Last week, an anthology of ghost stories I edited hit the cyber-stands. Those Who Haunt Ghosts: A Century of Ghost Hunter Fiction, released by Coachwhip Publications, spotlights a distinctive branch of the literary ghost stories originally published between the 1820s and the 1920s. Many of the very best ghost stories ever written come from those decades, and this collection includes work by renowned authors such as Edward Bulwer-Lytton, Henry James, Charlotte Riddell, Ambrose Bierce, H.G. Wells, Arthur Conan Doyle, Algernon Blackwood, Rudyard Kipling, Sax Rohmer, and H.P. Lovecraft.
I define ghost hunter fiction as works featuring characters who aren’t personally haunted, but who investigate a house, a room, or some other site reported to be visited by a ghost. Sometimes, a doubtful ghost hunter hopes to debunk those rumors. Other times, a hopeful hunter wants to confirm that the dead really do return in spirit form. No matter the motivation, ghost hunters never know what they’ll discover.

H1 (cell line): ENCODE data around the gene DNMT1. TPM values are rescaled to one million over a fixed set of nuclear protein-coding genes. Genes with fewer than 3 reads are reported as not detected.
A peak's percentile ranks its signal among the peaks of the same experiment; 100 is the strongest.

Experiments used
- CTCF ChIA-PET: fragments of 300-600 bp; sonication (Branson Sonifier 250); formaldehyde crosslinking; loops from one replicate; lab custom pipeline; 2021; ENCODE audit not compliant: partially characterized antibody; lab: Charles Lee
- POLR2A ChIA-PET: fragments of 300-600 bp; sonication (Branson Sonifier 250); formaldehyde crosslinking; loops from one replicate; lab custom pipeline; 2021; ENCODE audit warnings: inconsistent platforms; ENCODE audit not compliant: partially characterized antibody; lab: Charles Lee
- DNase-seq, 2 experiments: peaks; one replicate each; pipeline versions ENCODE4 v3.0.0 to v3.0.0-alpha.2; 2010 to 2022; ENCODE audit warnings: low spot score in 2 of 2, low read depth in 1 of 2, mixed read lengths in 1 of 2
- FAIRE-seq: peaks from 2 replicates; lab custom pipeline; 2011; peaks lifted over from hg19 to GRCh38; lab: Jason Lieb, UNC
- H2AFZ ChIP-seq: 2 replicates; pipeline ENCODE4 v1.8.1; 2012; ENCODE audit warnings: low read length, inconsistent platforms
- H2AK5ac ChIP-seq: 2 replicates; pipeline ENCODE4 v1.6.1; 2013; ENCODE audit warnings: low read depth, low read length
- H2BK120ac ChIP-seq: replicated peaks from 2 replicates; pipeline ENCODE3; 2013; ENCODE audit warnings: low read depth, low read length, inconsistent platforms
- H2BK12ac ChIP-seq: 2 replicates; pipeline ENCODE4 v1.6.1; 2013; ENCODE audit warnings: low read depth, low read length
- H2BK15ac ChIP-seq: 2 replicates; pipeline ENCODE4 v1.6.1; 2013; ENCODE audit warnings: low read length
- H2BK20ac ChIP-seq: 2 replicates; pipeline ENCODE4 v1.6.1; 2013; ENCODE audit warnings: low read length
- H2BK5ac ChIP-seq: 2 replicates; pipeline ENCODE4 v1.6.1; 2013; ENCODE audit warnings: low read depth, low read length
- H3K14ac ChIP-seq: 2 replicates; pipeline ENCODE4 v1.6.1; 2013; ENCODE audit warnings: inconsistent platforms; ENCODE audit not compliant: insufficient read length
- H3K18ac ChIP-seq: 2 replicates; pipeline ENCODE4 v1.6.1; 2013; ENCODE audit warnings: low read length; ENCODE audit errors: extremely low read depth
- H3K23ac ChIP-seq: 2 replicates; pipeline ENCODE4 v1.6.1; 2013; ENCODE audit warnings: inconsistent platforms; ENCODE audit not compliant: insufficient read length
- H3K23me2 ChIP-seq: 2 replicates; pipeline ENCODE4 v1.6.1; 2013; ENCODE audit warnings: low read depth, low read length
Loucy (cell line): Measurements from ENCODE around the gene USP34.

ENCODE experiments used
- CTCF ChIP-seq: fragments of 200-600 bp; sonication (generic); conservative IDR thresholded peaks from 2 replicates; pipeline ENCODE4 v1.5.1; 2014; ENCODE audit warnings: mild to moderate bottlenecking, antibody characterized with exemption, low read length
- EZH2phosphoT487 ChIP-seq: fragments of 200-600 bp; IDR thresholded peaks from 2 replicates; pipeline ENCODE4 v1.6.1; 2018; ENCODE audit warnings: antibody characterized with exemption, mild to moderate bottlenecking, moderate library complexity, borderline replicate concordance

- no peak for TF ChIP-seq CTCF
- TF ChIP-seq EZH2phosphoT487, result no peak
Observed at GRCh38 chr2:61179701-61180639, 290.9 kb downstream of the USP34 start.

And some ghost hunters don’t survive their encounter with the netherworld!